Further, with respect to the accelerated printing resistance after storage also, the plates prepared in Examples 11 to 14 have excellent accelerated printing resistances as compared to those of the plates prepared in Comparative Examples 6 to 8. That is, the breakage percentages of relief of the plates prepared in Examples 11 to 14 are advantageously as low as 7 to 30%. By contrast, the breakage percentages of relief of the plates prepared in Comparative Examples 6 to 8 are disadvantageously as high as 48 to 52%.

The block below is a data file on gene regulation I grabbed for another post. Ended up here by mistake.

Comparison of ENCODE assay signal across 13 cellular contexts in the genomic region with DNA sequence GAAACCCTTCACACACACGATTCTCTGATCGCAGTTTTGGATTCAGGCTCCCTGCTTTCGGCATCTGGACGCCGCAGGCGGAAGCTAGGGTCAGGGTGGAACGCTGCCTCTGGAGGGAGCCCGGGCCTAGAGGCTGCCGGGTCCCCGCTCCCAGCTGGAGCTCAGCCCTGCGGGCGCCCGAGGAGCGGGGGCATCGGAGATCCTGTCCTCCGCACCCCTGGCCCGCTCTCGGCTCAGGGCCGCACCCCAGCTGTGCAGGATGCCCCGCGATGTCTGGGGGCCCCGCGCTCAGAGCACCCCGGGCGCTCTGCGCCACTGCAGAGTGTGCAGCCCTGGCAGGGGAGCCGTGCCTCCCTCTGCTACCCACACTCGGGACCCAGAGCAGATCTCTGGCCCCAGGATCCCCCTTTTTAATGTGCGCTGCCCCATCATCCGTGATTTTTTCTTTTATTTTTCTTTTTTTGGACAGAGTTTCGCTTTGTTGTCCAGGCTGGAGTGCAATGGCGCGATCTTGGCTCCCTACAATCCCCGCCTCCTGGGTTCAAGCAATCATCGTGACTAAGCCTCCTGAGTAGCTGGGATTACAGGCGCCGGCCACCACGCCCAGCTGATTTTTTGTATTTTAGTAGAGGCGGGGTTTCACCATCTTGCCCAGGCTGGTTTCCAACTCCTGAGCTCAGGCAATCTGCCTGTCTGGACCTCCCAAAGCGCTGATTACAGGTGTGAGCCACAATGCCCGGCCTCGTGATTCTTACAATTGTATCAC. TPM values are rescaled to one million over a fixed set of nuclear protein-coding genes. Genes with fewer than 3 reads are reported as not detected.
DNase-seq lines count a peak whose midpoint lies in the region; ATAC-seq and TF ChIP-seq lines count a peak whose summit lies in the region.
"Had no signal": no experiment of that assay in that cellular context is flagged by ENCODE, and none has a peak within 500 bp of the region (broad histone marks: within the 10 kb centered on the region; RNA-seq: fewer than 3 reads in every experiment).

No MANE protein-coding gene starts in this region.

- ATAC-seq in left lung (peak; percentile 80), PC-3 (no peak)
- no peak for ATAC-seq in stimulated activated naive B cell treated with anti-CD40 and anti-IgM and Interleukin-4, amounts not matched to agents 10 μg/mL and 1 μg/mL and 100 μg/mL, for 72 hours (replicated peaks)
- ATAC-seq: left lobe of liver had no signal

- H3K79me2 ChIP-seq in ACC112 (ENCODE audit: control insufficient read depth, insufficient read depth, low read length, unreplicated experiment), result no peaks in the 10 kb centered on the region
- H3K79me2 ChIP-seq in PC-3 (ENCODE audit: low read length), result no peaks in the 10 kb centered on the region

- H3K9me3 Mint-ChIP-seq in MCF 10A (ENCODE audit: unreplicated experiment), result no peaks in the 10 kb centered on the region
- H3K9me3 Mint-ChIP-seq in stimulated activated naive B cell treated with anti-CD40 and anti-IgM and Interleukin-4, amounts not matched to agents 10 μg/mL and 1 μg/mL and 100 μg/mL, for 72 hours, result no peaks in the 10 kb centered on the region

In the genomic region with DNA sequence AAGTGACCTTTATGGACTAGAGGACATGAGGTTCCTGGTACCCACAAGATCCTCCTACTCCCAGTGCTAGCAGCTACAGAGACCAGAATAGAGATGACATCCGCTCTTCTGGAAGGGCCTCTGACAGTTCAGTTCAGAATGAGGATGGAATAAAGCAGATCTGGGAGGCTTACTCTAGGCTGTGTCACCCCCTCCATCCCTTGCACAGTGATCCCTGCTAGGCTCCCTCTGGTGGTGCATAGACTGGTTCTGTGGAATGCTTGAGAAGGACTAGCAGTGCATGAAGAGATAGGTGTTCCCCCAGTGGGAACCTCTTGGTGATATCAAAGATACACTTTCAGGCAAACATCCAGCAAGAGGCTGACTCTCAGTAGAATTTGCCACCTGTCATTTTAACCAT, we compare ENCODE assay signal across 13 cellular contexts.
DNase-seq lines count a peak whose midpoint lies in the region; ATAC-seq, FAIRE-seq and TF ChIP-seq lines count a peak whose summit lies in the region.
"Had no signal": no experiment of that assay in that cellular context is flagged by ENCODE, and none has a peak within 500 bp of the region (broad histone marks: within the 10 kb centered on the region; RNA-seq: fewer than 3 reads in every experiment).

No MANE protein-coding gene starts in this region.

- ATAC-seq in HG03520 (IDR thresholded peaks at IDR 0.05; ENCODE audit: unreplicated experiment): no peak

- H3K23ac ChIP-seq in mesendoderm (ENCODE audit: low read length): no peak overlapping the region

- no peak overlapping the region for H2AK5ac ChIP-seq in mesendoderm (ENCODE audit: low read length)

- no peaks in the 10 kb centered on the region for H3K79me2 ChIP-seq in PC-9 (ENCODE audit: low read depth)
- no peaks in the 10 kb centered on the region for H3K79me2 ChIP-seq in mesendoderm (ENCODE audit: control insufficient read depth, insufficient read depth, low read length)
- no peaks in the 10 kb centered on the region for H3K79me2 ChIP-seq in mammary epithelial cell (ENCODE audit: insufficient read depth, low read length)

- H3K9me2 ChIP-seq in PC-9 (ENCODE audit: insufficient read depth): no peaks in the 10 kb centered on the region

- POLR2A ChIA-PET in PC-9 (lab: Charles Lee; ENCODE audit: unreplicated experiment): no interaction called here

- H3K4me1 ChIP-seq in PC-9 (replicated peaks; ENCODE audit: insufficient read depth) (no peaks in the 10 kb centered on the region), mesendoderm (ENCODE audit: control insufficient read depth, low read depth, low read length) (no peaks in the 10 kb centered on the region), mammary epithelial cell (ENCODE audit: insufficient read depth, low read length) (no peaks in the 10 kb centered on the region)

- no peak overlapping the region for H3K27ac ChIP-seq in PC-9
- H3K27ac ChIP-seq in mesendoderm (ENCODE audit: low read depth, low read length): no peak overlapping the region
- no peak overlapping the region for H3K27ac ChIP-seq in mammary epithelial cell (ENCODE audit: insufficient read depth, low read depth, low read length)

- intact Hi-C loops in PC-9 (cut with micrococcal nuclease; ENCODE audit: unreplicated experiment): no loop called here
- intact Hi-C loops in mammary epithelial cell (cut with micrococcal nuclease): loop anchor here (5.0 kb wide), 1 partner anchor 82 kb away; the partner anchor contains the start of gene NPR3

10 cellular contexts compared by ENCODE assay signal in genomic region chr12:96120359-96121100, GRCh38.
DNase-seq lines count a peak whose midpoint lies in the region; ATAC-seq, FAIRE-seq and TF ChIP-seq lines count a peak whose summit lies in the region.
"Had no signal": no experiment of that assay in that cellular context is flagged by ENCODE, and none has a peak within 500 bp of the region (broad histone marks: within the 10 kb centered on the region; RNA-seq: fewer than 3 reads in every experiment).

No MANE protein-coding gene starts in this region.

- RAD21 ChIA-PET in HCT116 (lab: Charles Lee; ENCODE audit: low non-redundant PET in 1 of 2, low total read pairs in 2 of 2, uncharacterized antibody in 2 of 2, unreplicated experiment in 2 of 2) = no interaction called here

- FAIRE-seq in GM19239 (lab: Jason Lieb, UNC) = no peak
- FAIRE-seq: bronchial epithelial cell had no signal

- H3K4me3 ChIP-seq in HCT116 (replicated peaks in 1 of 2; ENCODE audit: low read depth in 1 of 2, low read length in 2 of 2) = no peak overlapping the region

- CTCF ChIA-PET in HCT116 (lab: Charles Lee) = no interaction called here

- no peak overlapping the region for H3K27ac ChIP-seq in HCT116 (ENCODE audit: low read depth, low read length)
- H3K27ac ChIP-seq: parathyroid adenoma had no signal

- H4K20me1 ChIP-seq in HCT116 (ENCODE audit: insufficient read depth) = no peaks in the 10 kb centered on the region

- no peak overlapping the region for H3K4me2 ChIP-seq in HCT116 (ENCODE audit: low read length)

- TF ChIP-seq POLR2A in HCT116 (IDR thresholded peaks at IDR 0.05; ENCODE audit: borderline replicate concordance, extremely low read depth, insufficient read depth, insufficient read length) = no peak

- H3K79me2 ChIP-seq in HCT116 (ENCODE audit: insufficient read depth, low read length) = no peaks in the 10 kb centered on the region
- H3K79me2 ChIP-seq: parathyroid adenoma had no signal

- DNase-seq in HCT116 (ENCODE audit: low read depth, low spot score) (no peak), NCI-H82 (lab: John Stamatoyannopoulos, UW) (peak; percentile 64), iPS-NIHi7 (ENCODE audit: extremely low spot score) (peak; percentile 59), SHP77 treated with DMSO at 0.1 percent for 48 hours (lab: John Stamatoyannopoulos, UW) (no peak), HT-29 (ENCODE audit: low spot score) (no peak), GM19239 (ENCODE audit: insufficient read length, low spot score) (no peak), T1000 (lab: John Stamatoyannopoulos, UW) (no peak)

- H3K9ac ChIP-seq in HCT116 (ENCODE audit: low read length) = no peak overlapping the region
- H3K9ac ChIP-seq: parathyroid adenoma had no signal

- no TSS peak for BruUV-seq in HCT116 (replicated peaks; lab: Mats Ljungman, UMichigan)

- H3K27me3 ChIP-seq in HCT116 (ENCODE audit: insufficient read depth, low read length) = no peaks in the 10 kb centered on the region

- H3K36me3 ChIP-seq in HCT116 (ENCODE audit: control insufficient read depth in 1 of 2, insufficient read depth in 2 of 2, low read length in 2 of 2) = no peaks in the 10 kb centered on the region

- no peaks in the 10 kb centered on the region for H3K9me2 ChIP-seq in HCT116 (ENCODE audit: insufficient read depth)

It is also apparent from the results shown in Table 4 that with respect to both cases of the accelerated printing resistances before storage and after storage, when the ether bond content of the polymer becomes high, the difference in the breakage percentage of relief between the plates prepared from a photosensitive resin composition containing a light stabilizer (Examples 11, 13 and 14) and the plates prepared from a photosensitive resin composition containing no light stabilizer (Comparative Examples 6 to 8) is large. This means that the effect of the light stabilizer (component (C) of the photosensitive resin composition of the present invention) is enhanced according to the increase of the ether bond content.